My personal advice is th (for me) closest distribution to Windows N quality and stability. That you should try Opensuse DVD installation and you are going to see they offer the best tools for enterprise administrators and for end users that comes from Windows and are used to have a "Control panel" that can really let us configure all the system from the GUI at the same time that it shows to us the text result file.
    I used to hear a lot of bad thoughts about Opensuse/SUSE because they are sponsored by NOVEL but nowadays 3 years of intense professional and private experience with GNU/Linux I understand that only with structured development behind a distribution that it can rival one day to windows.

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    Thanks for your help, guys!
    I've decided I'll go with Slackware for a while, and then I'll try out Gentoo, Debian and maybe Arch. I'm hesitant to say Arch, so I hope if i Slack for a while I'll learn enough to fix Arch if anything does happen.
    Thanks again!

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    Best distro for a beginner who wants to learn?

    Hi guys. I've changed my mind about starting with Slackware. I think i'd rather have a distro that's user friendly and good for learning at the same time. I've decided that I'll eventually either use Arch, Gentoo or Slack, but what's best for now?
    I'm not going to be sticking with the distro for more than a few months, so should I maybe go for a distro like Knoppix, Puppy or Slitaz? My computer's 64-bit and only a year old by the way. Desktop.
    i've considered Ubuntu for the first time in a while. I also looked into Mint, but it might have a bit too much hand-holding features. If I do go for Ubuntu I might go for Xubuntu instead- I like speed. Maybe it's not xfce i'm looking for, i don't know the systems quite well, but I like the Mac OSX-like look. Gnome's alright though.
    Considering either Xubuntu, Ubuntu or Puppy right now.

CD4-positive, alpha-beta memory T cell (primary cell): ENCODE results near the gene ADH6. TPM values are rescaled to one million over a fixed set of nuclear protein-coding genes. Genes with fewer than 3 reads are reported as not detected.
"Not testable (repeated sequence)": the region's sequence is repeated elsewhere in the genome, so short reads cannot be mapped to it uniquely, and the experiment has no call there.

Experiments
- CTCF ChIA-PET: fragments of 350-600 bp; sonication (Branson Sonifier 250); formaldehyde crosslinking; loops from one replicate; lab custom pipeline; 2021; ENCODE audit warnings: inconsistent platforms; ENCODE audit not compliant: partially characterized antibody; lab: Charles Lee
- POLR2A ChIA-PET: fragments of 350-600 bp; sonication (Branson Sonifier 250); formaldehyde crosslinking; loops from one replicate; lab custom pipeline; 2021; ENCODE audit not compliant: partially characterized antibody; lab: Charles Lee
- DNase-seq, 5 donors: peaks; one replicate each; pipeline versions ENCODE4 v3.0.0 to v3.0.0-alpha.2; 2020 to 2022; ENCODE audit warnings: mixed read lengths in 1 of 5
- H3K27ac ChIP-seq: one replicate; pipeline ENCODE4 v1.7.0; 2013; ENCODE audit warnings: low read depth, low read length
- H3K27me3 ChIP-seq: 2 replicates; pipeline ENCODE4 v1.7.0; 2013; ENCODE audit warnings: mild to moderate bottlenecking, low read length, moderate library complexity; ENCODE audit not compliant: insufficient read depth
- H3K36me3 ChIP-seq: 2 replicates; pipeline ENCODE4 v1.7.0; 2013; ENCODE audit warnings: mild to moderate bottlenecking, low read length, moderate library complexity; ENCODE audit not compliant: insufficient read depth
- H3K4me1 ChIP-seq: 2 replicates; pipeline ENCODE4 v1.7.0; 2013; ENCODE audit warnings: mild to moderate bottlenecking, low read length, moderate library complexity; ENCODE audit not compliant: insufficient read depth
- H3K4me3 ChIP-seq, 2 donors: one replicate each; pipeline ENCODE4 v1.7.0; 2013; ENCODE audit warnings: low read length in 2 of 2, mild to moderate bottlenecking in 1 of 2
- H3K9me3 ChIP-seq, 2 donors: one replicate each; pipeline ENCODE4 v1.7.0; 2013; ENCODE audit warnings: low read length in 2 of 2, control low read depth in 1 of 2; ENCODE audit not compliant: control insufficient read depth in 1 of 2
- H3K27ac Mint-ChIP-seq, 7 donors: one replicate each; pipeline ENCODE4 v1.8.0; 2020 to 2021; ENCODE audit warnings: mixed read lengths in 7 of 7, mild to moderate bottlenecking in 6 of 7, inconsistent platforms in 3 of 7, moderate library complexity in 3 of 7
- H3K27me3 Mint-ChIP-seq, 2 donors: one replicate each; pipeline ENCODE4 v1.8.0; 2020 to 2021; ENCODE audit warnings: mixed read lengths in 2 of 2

8. #7
    oz
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    Quote Originally Posted by sramsay12 View Post
    I've decided that I'll eventually either use Arch, Gentoo or Slack, but what's best for now?
    Check the link in my signature for some quizzes that might help you to pick a distro or two to get started with. Try them one by one, and if the first one recommended doesn't suit you, move on to another recommendation until you decide which is the best distro for you. The same process can be used with any recommendations that you might receive in this thread.
    oz

  9. #8
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    Considering either Puppy right now
    Puppy Linux does not need installing if you so wish

    How NOT to install Puppy

    You can use your live cd or usb to boot and Puppy will find your save file and load into ram so you can run from ram and eject cd.

    For 64 bit newer gear. I might suggest on of these Puplets releases. I run Lighthouse and it is well polished and full featured distro.

    PuppyLinux: Puppy64bit

    Like I said. No need to install Puppy to internal Hardrive. Just the save file that keeps your changes can go on internal hardrive. It requires a external CD or USB to boot it though.

  10. #9
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    Hi, thanks for all your advice. I've found the distro of my dreams and i'm running it on a VM- Bodhi. It's beautiful, easy to install and very customizable, basically Arch for beginners! I'll give Mint a go sometime soon, but I love Bodhi a lot!